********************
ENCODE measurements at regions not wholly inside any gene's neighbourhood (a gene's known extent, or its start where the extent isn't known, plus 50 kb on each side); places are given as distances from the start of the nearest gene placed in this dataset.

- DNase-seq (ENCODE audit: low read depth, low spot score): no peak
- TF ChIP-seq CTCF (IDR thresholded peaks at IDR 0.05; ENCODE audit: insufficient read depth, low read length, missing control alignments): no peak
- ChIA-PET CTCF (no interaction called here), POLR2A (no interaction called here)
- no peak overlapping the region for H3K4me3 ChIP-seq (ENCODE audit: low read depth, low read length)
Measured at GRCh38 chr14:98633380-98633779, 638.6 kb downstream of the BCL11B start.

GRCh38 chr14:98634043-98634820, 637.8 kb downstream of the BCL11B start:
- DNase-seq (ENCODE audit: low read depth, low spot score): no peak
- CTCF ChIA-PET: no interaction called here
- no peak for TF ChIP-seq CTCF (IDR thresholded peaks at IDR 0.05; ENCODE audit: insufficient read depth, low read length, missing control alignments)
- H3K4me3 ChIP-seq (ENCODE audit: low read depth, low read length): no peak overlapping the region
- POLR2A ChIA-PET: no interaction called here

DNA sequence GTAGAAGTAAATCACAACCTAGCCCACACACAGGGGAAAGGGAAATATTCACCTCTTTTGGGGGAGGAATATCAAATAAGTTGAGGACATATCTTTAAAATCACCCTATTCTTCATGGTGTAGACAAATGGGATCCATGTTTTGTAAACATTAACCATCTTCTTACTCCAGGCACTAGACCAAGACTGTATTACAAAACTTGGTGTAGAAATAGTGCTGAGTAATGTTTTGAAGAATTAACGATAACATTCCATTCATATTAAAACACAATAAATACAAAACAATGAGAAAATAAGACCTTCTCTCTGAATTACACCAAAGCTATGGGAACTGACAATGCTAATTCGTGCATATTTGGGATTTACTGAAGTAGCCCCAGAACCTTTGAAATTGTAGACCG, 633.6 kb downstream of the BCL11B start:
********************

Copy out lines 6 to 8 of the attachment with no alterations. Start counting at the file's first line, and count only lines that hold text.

Measured at GRCh38 chr14:98633380-98633779, 638.6 kb downstream of the BCL11B start.

GRCh38 chr14:98634043-98634820, 637.8 kb downstream of the BCL11B start:
- DNase-seq (ENCODE audit: low read depth, low spot score): no peak